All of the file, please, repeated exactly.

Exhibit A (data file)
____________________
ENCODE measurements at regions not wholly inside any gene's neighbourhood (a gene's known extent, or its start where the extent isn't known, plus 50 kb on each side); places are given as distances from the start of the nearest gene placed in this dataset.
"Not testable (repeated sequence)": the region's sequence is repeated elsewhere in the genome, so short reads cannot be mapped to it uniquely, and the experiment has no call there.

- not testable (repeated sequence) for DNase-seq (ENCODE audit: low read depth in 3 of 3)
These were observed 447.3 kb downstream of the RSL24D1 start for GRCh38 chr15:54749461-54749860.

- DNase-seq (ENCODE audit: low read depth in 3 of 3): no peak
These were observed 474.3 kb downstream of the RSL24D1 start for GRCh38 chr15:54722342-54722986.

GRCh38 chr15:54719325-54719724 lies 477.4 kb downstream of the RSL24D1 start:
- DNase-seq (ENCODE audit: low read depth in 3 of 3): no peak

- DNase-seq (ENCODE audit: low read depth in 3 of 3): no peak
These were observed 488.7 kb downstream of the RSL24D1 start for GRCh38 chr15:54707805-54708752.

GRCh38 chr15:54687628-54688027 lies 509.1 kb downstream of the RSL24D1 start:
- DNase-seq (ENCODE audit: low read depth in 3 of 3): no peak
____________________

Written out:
ENCODE measurements at regions not wholly inside any gene's neighbourhood (a gene's known extent, or its start where the extent isn't known, plus 50 kb on each side); places are given as distances from the start of the nearest gene placed in this dataset.
"Not testable (repeated sequence)": the region's sequence is repeated elsewhere in the genome, so short reads cannot be mapped to it uniquely, and the experiment has no call there.

- not testable (repeated sequence) for DNase-seq (ENCODE audit: low read depth in 3 of 3)
These were observed 447.3 kb downstream of the RSL24D1 start for GRCh38 chr15:54749461-54749860.

- DNase-seq (ENCODE audit: low read depth in 3 of 3): no peak
These were observed 474.3 kb downstream of the RSL24D1 start for GRCh38 chr15:54722342-54722986.

GRCh38 chr15:54719325-54719724 lies 477.4 kb downstream of the RSL24D1 start:
- DNase-seq (ENCODE audit: low read depth in 3 of 3): no peak

- DNase-seq (ENCODE audit: low read depth in 3 of 3): no peak
These were observed 488.7 kb downstream of the RSL24D1 start for GRCh38 chr15:54707805-54708752.

GRCh38 chr15:54687628-54688027 lies 509.1 kb downstream of the RSL24D1 start:
- DNase-seq (ENCODE audit: low read depth in 3 of 3): no peak